He may be known as “Senator-for-life” Charles Grassley in Iowa, but that doesn’t mean farmers in a number of other states wouldn’t relish the idea of seeing him forced into retirement.
Grassley, who has served in the Senate for 28 years, has seemed unbeatable for most of that time, rolling up impressive victories every six years as Democrats were unable to mount more than token opposition.
But political pundits are beginning to see cracks in his armor following some highly publicized incidents involving the senator in connection with the health care debate and his opposition to Supreme Court nominee Sonia Sotomayor.
Three Democrats have announced they plan to campaign for their party’s nomination to run against Grassley next year. Grassley has faced opposition before, but not from so many potential candidates this far ahead of the general election, according to political columnists with the Des Moines Register.
And rumor has it that another candidate with the financial backing needed to challenge a well-entrenched incumbent is preparing to announce for the race. (Think about the money it would take to unseat Republicans Thad Cochran in Mississippi or Kit Bond in Missouri.)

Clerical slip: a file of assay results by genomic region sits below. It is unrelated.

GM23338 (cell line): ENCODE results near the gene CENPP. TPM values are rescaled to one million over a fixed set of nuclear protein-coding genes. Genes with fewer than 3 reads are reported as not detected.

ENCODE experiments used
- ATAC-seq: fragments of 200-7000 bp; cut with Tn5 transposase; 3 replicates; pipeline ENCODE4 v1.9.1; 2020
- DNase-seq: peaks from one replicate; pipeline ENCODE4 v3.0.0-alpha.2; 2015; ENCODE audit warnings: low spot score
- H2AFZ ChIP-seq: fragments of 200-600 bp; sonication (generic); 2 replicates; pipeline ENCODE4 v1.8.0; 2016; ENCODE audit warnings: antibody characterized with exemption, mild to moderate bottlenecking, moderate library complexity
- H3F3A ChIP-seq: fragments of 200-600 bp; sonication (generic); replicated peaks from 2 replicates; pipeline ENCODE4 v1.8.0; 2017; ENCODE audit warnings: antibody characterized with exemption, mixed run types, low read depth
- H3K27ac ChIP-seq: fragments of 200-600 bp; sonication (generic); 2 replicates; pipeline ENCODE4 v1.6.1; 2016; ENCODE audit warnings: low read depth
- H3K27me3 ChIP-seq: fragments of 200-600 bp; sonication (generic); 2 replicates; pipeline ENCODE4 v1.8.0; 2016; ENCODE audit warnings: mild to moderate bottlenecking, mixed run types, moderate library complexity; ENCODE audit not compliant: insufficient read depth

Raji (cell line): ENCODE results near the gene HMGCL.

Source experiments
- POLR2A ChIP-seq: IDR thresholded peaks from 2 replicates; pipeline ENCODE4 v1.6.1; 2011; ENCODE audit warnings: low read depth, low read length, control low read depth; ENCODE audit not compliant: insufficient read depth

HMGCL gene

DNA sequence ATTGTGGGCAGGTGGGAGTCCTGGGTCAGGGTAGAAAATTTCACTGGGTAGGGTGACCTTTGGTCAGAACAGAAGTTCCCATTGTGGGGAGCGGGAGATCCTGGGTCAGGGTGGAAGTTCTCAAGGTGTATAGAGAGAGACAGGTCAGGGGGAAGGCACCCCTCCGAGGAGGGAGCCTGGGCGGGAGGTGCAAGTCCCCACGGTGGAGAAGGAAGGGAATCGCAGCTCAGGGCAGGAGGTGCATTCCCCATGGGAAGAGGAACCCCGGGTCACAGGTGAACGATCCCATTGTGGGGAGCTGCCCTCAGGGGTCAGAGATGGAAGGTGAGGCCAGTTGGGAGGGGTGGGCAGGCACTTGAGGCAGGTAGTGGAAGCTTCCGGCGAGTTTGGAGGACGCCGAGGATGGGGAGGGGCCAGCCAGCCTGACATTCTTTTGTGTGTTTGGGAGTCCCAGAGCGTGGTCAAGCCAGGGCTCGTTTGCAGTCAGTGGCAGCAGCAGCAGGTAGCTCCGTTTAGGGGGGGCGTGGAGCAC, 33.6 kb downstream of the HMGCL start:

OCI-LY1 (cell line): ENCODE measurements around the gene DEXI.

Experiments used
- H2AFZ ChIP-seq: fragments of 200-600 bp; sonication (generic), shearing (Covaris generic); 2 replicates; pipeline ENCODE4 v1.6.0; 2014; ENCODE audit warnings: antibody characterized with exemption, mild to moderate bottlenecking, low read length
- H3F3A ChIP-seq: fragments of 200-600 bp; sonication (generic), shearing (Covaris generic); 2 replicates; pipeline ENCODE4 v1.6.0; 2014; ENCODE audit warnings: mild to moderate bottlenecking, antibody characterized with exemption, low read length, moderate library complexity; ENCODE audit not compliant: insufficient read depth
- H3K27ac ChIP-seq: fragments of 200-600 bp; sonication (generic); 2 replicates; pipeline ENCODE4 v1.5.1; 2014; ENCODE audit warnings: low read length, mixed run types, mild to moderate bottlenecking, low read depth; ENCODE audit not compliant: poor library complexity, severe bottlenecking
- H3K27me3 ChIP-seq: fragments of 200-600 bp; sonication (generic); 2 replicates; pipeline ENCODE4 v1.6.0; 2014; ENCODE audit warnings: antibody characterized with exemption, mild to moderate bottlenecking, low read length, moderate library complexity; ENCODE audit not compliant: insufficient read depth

Earlier this summer, Grassley became an Internet celebrity by telling a group that if a questioner didn’t like his current health plan, he “should come to work for the government.” (An aide had to help the senator answer a follow-up question about the deductible members of Congress pay for doctor’s visits or hospital stays.)
Video of the incident was played countless times on the Internet, making Grassley a poster boy for health care reform advocates.
Since the August recess, Grassley has been seen on tape at Iowa town hall meetings, saying Sen. Ted Kennedy, fighting a brain tumor, would “need a bodyguard if the Democrats get what they want out of health care.”
That and other comments by Grassley landed would-be opponent Bob Krause on MSNBC’s Rachel Maddow Show. Krause, a former state legislator and transportation official, said he thought Grassley was laying the foundation for walking away from the health care reform negotiations.
“He realizes there is no compromise, and he played this string as long as he can,” said Krause. “When the election rolls around he can present himself as a moderate, but his history has been to vote with the hard-core right Republicans almost exclusively.”
Iowans are beginning to see what farmers in other states have learned from years of watching Grassley’s approach to imposing unrealistic payment limits on commercial-sized farmers. That is, once the senator gets an idea in his head, nothing can change his mind.
Defeating Grassley will take a major effort — he has a war chest estimated at $3 million and strong support statewide. But farmers in and out of Iowa will be watching the race intently.
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